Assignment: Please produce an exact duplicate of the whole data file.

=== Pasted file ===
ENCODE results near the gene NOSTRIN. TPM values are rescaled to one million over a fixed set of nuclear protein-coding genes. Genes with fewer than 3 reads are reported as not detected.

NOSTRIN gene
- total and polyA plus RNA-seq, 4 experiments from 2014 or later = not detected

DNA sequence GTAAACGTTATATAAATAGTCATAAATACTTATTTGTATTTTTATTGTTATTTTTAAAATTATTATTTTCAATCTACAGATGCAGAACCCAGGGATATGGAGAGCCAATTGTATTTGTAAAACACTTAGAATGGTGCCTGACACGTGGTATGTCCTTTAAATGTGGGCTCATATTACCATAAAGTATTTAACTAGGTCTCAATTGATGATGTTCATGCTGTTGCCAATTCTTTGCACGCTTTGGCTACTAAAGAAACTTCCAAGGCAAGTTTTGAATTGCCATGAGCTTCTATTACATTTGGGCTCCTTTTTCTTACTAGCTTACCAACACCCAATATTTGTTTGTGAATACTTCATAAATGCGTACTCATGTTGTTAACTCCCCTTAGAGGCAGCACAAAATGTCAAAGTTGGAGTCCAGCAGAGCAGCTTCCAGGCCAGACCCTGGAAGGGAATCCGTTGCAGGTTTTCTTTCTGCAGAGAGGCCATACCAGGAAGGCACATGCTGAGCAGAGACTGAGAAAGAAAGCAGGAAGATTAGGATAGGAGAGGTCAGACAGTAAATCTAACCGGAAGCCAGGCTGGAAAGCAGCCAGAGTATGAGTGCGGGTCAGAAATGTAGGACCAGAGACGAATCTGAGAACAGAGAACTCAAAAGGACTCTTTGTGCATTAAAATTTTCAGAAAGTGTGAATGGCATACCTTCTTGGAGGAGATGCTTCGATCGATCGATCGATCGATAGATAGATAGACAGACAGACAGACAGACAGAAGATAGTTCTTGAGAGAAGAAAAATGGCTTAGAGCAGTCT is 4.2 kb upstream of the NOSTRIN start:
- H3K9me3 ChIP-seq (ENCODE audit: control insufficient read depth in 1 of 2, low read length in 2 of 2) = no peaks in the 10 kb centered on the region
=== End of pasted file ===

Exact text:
ENCODE results near the gene NOSTRIN. TPM values are rescaled to one million over a fixed set of nuclear protein-coding genes. Genes with fewer than 3 reads are reported as not detected.

NOSTRIN gene
- total and polyA plus RNA-seq, 4 experiments from 2014 or later = not detected

DNA sequence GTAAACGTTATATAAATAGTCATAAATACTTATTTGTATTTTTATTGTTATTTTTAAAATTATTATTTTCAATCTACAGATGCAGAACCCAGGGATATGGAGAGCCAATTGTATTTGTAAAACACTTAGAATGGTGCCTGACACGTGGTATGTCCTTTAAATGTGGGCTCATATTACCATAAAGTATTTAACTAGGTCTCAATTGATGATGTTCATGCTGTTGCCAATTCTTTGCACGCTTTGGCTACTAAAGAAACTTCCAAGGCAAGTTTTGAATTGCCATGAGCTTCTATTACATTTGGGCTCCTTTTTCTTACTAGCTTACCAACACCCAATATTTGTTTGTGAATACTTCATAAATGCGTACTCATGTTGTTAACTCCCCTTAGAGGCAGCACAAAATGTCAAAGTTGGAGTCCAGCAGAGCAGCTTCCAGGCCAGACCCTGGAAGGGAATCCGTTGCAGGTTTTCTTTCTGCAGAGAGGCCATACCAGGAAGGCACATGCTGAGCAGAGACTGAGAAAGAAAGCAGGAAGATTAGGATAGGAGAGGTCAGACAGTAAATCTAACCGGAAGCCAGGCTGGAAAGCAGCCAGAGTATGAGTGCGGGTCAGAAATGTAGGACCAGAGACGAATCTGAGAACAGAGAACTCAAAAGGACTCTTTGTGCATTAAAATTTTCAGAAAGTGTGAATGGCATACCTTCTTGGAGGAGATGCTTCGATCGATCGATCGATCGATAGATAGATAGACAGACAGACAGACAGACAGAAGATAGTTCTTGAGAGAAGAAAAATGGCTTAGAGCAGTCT is 4.2 kb upstream of the NOSTRIN start:
- H3K9me3 ChIP-seq (ENCODE audit: control insufficient read depth in 1 of 2, low read length in 2 of 2) = no peaks in the 10 kb centered on the region